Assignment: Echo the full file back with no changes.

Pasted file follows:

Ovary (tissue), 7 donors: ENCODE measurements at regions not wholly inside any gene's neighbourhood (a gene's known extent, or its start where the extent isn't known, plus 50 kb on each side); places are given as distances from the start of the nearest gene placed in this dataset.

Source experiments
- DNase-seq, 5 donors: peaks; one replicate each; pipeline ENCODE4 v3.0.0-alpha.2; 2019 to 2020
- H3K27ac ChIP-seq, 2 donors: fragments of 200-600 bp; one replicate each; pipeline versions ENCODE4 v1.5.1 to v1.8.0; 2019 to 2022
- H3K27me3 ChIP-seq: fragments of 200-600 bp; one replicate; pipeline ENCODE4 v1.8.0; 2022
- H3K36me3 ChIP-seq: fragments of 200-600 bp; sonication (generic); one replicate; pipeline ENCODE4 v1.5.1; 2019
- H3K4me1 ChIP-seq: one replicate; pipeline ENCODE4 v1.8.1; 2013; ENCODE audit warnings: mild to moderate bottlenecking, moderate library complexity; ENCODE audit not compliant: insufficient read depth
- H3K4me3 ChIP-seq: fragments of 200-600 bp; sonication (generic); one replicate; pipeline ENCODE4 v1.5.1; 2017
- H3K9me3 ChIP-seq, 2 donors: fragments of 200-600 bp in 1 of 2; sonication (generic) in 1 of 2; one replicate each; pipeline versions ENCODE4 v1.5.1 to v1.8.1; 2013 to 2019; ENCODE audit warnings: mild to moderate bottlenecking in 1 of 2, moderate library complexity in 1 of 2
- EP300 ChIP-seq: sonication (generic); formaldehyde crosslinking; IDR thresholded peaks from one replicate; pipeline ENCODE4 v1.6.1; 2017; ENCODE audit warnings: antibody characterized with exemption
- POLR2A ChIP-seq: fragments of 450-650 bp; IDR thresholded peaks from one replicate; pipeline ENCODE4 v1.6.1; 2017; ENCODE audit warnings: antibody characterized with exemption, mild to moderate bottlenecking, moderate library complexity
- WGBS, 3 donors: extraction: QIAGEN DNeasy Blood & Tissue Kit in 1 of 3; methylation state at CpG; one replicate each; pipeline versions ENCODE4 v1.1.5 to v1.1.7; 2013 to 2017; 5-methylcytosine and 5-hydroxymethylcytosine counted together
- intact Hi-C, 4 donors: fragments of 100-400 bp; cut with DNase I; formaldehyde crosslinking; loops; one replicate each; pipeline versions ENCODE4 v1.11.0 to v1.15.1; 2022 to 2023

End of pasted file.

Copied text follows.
Ovary (tissue), 7 donors: ENCODE measurements at regions not wholly inside any gene's neighbourhood (a gene's known extent, or its start where the extent isn't known, plus 50 kb on each side); places are given as distances from the start of the nearest gene placed in this dataset.

Source experiments
- DNase-seq, 5 donors: peaks; one replicate each; pipeline ENCODE4 v3.0.0-alpha.2; 2019 to 2020
- H3K27ac ChIP-seq, 2 donors: fragments of 200-600 bp; one replicate each; pipeline versions ENCODE4 v1.5.1 to v1.8.0; 2019 to 2022
- H3K27me3 ChIP-seq: fragments of 200-600 bp; one replicate; pipeline ENCODE4 v1.8.0; 2022
- H3K36me3 ChIP-seq: fragments of 200-600 bp; sonication (generic); one replicate; pipeline ENCODE4 v1.5.1; 2019
- H3K4me1 ChIP-seq: one replicate; pipeline ENCODE4 v1.8.1; 2013; ENCODE audit warnings: mild to moderate bottlenecking, moderate library complexity; ENCODE audit not compliant: insufficient read depth
- H3K4me3 ChIP-seq: fragments of 200-600 bp; sonication (generic); one replicate; pipeline ENCODE4 v1.5.1; 2017
- H3K9me3 ChIP-seq, 2 donors: fragments of 200-600 bp in 1 of 2; sonication (generic) in 1 of 2; one replicate each; pipeline versions ENCODE4 v1.5.1 to v1.8.1; 2013 to 2019; ENCODE audit warnings: mild to moderate bottlenecking in 1 of 2, moderate library complexity in 1 of 2
- EP300 ChIP-seq: sonication (generic); formaldehyde crosslinking; IDR thresholded peaks from one replicate; pipeline ENCODE4 v1.6.1; 2017; ENCODE audit warnings: antibody characterized with exemption
- POLR2A ChIP-seq: fragments of 450-650 bp; IDR thresholded peaks from one replicate; pipeline ENCODE4 v1.6.1; 2017; ENCODE audit warnings: antibody characterized with exemption, mild to moderate bottlenecking, moderate library complexity
- WGBS, 3 donors: extraction: QIAGEN DNeasy Blood & Tissue Kit in 1 of 3; methylation state at CpG; one replicate each; pipeline versions ENCODE4 v1.1.5 to v1.1.7; 2013 to 2017; 5-methylcytosine and 5-hydroxymethylcytosine counted together
- intact Hi-C, 4 donors: fragments of 100-400 bp; cut with DNase I; formaldehyde crosslinking; loops; one replicate each; pipeline versions ENCODE4 v1.11.0 to v1.15.1; 2022 to 2023